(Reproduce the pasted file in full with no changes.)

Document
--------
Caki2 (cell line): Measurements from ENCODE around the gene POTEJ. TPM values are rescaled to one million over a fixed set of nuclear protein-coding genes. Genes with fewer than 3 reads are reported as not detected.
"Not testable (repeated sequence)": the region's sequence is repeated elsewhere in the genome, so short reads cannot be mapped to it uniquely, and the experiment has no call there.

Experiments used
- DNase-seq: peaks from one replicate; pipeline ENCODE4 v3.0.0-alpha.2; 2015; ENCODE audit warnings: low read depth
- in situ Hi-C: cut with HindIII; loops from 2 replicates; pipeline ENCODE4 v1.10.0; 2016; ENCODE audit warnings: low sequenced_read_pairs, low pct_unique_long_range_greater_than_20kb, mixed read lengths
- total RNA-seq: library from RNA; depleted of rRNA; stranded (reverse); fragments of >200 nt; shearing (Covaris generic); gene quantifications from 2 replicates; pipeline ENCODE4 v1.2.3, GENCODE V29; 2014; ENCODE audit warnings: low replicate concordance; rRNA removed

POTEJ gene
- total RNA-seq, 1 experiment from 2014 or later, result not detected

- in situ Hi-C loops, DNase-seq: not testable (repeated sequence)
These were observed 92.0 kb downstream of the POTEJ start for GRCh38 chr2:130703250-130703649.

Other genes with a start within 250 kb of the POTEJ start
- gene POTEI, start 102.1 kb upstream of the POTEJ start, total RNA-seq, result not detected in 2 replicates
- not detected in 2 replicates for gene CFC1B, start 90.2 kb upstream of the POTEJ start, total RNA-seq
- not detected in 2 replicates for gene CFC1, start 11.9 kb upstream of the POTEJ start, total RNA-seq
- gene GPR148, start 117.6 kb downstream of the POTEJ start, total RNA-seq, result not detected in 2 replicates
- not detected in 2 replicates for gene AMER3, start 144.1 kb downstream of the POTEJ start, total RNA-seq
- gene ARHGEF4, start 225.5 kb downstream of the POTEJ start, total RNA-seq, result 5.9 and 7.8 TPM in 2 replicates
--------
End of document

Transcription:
Caki2 (cell line): Measurements from ENCODE around the gene POTEJ. TPM values are rescaled to one million over a fixed set of nuclear protein-coding genes. Genes with fewer than 3 reads are reported as not detected.
"Not testable (repeated sequence)": the region's sequence is repeated elsewhere in the genome, so short reads cannot be mapped to it uniquely, and the experiment has no call there.

Experiments used
- DNase-seq: peaks from one replicate; pipeline ENCODE4 v3.0.0-alpha.2; 2015; ENCODE audit warnings: low read depth
- in situ Hi-C: cut with HindIII; loops from 2 replicates; pipeline ENCODE4 v1.10.0; 2016; ENCODE audit warnings: low sequenced_read_pairs, low pct_unique_long_range_greater_than_20kb, mixed read lengths
- total RNA-seq: library from RNA; depleted of rRNA; stranded (reverse); fragments of >200 nt; shearing (Covaris generic); gene quantifications from 2 replicates; pipeline ENCODE4 v1.2.3, GENCODE V29; 2014; ENCODE audit warnings: low replicate concordance; rRNA removed

POTEJ gene
- total RNA-seq, 1 experiment from 2014 or later, result not detected

- in situ Hi-C loops, DNase-seq: not testable (repeated sequence)
These were observed 92.0 kb downstream of the POTEJ start for GRCh38 chr2:130703250-130703649.

Other genes with a start within 250 kb of the POTEJ start
- gene POTEI, start 102.1 kb upstream of the POTEJ start, total RNA-seq, result not detected in 2 replicates
- not detected in 2 replicates for gene CFC1B, start 90.2 kb upstream of the POTEJ start, total RNA-seq
- not detected in 2 replicates for gene CFC1, start 11.9 kb upstream of the POTEJ start, total RNA-seq
- gene GPR148, start 117.6 kb downstream of the POTEJ start, total RNA-seq, result not detected in 2 replicates
- not detected in 2 replicates for gene AMER3, start 144.1 kb downstream of the POTEJ start, total RNA-seq
- gene ARHGEF4, start 225.5 kb downstream of the POTEJ start, total RNA-seq, result 5.9 and 7.8 TPM in 2 replicates